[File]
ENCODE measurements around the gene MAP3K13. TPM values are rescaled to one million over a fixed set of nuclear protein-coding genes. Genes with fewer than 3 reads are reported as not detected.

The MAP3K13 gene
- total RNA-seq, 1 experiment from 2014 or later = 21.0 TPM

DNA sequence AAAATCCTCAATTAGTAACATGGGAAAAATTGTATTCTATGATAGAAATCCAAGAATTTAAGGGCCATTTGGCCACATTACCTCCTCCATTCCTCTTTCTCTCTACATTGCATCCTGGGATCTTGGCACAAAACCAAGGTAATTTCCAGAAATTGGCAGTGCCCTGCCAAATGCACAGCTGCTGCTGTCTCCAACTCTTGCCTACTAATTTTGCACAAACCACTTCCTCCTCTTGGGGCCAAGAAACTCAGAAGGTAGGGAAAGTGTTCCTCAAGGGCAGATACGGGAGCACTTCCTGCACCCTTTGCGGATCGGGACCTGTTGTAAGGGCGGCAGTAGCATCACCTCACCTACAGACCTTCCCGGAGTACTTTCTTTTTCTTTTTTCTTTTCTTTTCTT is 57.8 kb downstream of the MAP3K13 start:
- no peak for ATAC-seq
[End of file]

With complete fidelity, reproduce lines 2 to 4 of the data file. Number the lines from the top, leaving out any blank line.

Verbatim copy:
The MAP3K13 gene
- total RNA-seq, 1 experiment from 2014 or later = 21.0 TPM

DNA sequence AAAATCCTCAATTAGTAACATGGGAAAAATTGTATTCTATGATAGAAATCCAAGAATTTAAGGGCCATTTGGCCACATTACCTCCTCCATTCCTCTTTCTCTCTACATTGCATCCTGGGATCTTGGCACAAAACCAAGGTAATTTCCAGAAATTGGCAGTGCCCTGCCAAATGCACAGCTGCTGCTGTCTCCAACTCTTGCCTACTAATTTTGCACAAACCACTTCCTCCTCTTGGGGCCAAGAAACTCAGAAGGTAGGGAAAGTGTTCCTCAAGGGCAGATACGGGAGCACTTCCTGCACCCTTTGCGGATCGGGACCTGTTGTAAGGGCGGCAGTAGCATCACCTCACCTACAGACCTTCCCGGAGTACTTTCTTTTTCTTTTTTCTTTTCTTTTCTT is 57.8 kb downstream of the MAP3K13 start: